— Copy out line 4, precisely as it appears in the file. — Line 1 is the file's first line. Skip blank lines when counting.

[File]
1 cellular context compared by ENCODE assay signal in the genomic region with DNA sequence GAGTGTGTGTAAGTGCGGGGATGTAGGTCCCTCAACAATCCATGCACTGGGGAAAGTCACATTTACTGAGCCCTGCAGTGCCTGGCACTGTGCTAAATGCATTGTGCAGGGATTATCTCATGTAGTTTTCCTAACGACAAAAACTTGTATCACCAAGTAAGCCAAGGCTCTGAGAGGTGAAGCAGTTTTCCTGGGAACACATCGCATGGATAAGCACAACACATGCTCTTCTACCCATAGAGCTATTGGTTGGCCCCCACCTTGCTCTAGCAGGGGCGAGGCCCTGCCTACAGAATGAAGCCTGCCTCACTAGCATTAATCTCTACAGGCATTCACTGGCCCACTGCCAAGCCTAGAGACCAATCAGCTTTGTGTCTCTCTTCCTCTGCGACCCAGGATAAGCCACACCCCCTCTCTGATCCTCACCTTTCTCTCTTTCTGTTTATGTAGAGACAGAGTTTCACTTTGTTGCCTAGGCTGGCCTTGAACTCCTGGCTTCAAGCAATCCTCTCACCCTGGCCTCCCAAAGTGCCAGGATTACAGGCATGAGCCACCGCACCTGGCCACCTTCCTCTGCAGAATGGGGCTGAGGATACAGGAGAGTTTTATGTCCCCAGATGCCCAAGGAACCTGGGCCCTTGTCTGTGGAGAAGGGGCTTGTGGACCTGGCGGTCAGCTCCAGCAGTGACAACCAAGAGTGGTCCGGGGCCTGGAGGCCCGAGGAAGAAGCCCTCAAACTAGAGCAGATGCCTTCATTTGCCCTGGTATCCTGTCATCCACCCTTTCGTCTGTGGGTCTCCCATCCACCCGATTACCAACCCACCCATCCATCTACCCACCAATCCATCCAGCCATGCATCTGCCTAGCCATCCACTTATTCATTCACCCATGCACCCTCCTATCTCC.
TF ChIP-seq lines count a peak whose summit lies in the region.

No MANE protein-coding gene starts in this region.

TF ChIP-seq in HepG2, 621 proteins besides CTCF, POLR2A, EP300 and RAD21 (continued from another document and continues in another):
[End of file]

TF ChIP-seq in HepG2, 621 proteins besides CTCF, POLR2A, EP300 and RAD21 (continued from another document and continues in another):